By Pat Anson, PNN Editor
The U.S. Food and Drug Administration is warning patients and healthcare providers about serious complications that can occur when using medications not approved for use with intrathecal pain pumps. The agency says it has received “numerous reports” of pump failures, dosing errors, infections and other safety issues.
Pain pumps are implanted under the skin, usually near the abdomen, and deliver medication through a catheter directly into spinal fluid to treat chronic pain. They require a healthcare provider to periodically refill the pump with pain medication. The pumps are generally used as a last resort for patients whose pain is not adequately managed by oral medication, surgery and other treatments.
Currently, there are only two FDA-approved medications for intrathecal pain pumps; Infumorph (a morphine sulfate solution) and Prialt (a sterile solution).
Drugs approved for intrathecal administration must meet additional safety standards because the spinal cord and brain tissue are highly sensitive to preservatives or infectious organisms such as bacteria or viruses.
The FDA has found that some patients are being treated with medications that are not approved for pain pumps – including hydromorphone, bupivacaine, fentanyl and clonidine – as well as compounded medications.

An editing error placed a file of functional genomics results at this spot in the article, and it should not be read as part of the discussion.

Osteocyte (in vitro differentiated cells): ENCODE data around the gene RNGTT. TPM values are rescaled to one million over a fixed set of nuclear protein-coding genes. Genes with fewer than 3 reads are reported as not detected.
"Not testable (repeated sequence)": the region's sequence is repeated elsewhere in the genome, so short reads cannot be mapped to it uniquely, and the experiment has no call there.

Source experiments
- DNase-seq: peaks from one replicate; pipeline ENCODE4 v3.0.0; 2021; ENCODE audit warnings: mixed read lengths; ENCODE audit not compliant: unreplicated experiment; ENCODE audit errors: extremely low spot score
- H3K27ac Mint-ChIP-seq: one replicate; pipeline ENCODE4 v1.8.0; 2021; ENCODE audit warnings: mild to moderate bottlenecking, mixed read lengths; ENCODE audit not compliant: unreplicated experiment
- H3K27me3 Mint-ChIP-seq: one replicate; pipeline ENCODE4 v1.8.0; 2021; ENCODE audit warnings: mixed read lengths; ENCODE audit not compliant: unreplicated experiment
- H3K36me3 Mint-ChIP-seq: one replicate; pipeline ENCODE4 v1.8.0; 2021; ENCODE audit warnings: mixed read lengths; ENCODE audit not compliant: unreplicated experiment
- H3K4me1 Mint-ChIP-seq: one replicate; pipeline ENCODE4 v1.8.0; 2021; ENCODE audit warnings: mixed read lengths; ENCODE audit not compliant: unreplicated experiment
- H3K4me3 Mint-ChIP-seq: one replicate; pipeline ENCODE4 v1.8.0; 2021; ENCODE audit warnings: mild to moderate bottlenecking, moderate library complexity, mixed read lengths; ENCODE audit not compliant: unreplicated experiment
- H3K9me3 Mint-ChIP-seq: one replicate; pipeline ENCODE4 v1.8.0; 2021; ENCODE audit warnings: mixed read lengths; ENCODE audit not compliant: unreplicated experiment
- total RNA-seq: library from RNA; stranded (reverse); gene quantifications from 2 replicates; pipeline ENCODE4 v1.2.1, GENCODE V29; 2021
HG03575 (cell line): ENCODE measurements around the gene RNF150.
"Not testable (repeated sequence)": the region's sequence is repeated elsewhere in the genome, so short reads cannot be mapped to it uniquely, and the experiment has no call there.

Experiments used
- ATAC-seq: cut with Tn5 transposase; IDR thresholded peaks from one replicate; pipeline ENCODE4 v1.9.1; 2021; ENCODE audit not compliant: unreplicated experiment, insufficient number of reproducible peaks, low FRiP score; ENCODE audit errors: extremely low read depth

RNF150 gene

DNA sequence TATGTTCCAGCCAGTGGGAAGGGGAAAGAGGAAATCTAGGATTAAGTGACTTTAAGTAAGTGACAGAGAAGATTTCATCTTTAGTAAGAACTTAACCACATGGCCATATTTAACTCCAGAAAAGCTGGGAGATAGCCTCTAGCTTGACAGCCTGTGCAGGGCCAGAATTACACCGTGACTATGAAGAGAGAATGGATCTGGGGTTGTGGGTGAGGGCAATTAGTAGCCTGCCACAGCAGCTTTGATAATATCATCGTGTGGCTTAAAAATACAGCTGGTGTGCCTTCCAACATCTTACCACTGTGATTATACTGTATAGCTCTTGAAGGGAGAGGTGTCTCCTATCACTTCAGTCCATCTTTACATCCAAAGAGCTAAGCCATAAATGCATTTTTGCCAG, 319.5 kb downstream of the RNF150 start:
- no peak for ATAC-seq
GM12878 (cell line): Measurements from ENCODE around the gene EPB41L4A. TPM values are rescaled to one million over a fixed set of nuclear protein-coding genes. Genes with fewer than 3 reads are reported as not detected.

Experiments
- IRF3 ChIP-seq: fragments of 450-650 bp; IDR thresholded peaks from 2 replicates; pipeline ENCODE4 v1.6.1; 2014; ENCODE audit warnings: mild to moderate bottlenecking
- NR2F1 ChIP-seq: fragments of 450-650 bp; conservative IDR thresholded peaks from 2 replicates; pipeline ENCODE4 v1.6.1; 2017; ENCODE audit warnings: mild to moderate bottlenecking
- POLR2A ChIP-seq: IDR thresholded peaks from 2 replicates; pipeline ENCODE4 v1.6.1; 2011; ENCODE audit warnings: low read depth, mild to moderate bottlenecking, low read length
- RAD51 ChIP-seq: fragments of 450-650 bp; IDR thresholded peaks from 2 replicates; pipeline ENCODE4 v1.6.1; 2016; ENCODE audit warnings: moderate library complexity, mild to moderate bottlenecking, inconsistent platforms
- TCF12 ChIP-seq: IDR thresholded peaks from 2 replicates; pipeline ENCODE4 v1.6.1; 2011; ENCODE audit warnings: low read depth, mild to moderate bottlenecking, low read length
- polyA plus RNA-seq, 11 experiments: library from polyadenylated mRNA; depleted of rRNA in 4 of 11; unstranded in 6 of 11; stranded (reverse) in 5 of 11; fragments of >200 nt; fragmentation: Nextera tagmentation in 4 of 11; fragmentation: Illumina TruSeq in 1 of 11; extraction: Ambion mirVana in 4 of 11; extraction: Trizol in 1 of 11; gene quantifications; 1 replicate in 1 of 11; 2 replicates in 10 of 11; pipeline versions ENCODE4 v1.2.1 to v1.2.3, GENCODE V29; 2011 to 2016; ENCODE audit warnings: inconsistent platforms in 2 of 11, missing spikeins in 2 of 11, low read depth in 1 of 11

One reason patients may not be using Infumorph is that it is currently listed on the FDA’s drug shortage list. Some patients may also believe the unapproved drugs are more effective, although the FDA says they are still too risky.
“While medical devices, such as implanted pumps that deliver medication directly into the spinal fluid, have the potential to play an important role in treating pain, their use must be judicious and their instructions for use must be carefully followed. This is especially true when it comes to implantable pumps that deliver analgesic medicine directly into the nervous system,” FDA Commissioner Scott Gottlieb, MD, said in a statement.
The FDA says the failure rate of the pumps more than doubles when unapproved medications are used. Some drugs may contain preservatives that can damage the pump tubing or cause corrosion. Dosing errors can also occur because the software on pain pumps is only designed to calibrate doses with approved medications.
“FDA acknowledges that some patients being treated for pain may not be adequately managed by medicines approved for use with these pumps; however, the use of medicines not approved with the implanted pumps are associated with additional risks,” the agency said. “The FDA recommends that health care providers review the implanted pump labeling to identify the medicines and medicine concentrations approved for use with the specific pump.”
Patients and providers who experience an adverse event with an implanted pump or suspect one is having problems are encouraged to file a voluntary report through MedWatch, the FDA Safety Information and Adverse Event Reporting program.